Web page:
Huw Arwystli

“ARWYSTLI, HUW.— A poet who flourished between 1540 and 1590. Some say that he lived till 1594. He is known to have written at least one hundred and fifty-five poems, most of which are still to be found in manuscript in the British Museum, at Peniarth, and in other collections. In the heading of one of them he is called Huw Arwystli “of Trefeglwys.” Another curious MS. in the British Museum gives an account of him, and of the manner in which he was endowed with the poetic faculty, of which the following is a translation:—

“Huw Arwystli was a poor despised cripple, and sometimes for want of lodging was accustomed to turn aside into the church at Llandinam, in Montgomeryshire, to sleep when he came that way on his travels. And it chanced that he came that way one May eve and slept there that night, and while he was in deep slumber he in his sleep saw one coming to him and putting something into his head, and, next morning when he awoke, it happened that a maiden came by who had been gathering may and bearing an armful of may, and she said to those who were with her in passing by the window under which Huw was lying these words, ‘Not one of you will give any may to this cripple; I will give him some,’ and she tossed to him through the window a branch of fresh gathered may, and he thanked her in verse, who had never before composed or known how to compose a single stanza; and the song that he sang to her follows thus in this Englyn. And from this time he began to compose poetry, and made many masterly odes, and was in favour with the gentry of Wales during the rest of his life, and what he saw entering his head was the poetic faculty which God gave him, and which excelled any that existed in the age in which he lived.”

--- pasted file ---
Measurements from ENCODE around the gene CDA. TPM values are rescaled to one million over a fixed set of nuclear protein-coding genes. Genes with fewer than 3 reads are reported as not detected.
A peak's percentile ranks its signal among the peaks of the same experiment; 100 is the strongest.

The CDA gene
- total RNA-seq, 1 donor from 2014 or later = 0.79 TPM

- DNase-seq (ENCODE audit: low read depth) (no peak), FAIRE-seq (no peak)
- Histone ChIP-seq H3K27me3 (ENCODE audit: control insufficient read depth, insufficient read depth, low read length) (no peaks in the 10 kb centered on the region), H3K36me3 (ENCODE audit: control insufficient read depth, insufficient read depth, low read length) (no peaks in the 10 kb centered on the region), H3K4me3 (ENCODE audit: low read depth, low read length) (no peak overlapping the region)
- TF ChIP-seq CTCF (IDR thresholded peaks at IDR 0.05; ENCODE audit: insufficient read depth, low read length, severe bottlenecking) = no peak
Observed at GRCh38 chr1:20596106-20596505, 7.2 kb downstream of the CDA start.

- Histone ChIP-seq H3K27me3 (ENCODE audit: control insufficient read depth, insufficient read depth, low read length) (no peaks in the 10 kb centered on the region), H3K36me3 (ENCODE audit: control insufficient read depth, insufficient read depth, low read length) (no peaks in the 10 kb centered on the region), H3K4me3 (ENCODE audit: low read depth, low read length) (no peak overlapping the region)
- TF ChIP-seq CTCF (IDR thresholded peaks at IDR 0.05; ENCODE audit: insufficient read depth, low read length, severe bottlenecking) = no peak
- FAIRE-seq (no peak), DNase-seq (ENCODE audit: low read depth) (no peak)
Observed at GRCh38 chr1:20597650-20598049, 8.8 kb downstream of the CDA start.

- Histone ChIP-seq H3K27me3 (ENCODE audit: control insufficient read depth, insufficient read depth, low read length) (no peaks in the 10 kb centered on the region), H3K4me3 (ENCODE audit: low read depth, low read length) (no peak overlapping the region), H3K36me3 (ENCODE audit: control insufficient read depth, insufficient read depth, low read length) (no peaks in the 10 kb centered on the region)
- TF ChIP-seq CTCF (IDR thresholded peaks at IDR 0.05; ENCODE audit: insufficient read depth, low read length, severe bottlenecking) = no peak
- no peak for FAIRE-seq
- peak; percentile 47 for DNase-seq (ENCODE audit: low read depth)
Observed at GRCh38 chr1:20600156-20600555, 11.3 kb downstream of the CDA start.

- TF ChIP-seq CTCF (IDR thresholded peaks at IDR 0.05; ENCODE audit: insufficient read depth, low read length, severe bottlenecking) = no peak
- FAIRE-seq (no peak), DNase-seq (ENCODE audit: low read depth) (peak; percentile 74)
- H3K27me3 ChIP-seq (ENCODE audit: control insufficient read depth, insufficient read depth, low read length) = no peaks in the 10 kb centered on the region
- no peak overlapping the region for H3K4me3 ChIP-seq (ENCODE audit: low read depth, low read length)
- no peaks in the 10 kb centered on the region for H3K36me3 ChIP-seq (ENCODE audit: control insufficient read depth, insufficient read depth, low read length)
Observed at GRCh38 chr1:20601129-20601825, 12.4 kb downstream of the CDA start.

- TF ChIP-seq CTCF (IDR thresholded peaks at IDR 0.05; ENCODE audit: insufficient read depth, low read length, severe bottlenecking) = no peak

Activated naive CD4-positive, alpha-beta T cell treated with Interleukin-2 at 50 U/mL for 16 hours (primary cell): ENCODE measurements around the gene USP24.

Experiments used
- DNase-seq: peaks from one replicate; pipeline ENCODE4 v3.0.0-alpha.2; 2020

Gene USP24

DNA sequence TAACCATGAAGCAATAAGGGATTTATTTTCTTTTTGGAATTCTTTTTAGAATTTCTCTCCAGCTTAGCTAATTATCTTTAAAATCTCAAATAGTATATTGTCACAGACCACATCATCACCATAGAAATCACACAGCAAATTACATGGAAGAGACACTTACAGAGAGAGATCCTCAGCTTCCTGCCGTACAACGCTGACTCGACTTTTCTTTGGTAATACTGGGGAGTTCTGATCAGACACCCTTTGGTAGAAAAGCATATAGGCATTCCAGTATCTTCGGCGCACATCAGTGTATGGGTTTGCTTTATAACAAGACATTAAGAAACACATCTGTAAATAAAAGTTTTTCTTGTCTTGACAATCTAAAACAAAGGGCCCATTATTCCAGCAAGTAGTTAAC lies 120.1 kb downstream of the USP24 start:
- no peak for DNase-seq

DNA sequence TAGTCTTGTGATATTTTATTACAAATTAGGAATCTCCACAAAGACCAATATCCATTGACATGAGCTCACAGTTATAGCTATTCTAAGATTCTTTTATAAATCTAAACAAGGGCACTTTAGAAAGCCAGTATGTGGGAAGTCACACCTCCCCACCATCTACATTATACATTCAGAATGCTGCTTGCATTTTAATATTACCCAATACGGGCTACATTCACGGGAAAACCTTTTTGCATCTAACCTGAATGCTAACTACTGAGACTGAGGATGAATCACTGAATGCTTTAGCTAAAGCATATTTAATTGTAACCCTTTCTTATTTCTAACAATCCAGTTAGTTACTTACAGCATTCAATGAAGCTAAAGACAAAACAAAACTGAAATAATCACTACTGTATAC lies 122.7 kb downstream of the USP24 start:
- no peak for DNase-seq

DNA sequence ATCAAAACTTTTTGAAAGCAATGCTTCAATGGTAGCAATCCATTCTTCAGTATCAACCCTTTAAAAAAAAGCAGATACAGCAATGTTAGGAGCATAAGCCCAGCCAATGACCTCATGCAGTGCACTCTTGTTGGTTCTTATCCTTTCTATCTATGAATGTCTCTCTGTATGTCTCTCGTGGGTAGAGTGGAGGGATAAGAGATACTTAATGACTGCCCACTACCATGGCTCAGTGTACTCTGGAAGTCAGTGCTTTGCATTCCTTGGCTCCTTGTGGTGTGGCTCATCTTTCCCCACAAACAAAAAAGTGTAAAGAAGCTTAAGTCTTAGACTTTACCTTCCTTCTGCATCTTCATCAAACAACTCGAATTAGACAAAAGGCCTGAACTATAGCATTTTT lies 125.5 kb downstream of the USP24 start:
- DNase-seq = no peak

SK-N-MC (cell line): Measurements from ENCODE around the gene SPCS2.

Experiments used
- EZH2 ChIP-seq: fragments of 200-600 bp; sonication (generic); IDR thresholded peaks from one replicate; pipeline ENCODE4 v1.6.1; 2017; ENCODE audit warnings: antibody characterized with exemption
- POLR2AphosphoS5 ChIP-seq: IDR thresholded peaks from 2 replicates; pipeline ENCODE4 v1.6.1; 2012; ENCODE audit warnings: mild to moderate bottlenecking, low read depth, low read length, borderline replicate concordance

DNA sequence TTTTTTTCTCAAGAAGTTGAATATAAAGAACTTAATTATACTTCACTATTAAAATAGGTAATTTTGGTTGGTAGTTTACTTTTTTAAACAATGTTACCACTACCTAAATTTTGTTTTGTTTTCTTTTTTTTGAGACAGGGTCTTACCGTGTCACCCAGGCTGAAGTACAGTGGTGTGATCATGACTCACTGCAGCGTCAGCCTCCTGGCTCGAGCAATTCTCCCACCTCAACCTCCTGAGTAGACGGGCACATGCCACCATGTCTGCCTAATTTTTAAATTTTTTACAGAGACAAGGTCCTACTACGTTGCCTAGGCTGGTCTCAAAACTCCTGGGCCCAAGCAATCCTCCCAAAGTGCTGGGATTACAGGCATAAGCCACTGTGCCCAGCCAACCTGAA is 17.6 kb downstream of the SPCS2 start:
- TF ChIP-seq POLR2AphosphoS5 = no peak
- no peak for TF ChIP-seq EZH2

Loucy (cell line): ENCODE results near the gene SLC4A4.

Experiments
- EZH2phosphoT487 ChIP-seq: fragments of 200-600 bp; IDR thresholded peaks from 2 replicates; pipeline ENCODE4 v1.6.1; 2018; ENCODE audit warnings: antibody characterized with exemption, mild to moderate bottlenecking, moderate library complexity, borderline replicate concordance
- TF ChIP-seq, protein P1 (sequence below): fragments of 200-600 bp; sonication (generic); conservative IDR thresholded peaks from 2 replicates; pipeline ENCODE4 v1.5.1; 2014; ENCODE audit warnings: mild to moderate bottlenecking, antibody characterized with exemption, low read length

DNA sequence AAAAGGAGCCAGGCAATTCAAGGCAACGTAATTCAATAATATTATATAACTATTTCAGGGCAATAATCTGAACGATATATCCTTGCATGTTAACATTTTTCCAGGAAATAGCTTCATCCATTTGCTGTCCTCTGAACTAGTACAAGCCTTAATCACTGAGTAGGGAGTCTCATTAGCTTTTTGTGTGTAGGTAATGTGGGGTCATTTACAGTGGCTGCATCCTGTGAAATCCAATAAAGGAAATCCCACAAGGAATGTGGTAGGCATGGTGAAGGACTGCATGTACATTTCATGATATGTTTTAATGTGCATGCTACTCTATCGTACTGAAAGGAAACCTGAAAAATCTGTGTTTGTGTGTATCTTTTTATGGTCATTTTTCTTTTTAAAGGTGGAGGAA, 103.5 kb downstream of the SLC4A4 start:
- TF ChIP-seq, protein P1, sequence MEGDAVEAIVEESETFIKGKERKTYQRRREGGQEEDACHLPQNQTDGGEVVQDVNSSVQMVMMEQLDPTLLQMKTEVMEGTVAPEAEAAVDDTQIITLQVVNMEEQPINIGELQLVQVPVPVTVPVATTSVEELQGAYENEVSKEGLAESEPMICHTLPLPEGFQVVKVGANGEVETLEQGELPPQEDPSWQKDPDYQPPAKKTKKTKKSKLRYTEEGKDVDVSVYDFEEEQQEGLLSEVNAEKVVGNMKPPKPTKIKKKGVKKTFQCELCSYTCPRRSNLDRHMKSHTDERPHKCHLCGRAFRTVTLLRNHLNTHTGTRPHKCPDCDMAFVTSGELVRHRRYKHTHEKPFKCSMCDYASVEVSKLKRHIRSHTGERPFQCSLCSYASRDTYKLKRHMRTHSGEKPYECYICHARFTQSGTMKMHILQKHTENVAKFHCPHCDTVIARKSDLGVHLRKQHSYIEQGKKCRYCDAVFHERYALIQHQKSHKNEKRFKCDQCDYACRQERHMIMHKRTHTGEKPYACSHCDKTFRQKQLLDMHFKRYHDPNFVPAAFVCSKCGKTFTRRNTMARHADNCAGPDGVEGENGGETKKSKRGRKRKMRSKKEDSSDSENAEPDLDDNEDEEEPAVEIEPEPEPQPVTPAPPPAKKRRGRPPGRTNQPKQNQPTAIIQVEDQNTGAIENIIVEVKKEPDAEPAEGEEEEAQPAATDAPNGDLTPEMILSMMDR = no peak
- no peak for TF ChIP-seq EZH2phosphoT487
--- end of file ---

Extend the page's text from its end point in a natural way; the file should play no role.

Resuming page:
Lewvs Dwn, the Welsh herald, places the names of “Hugh Arwystli aud Morgan Elvael, chief musicians “among those of the generation which I saw aged and grey-headed, and who were perfect poets, duly authorised, and all graduated.” And William Lleyn thus compliments him:—

“Dysg ag addysg go weddol — o gywydd
Ag awen ysbrydol;
Odid un nad ydyw’n ol
Huw Arwystli naturiol.”

According to a British Museum MS. quoted in the Brython vol. iii. p. 137, he was buried at St. Asaph.”

Taken from: Montgomeryshire Worthies (1894) by Richard Williams

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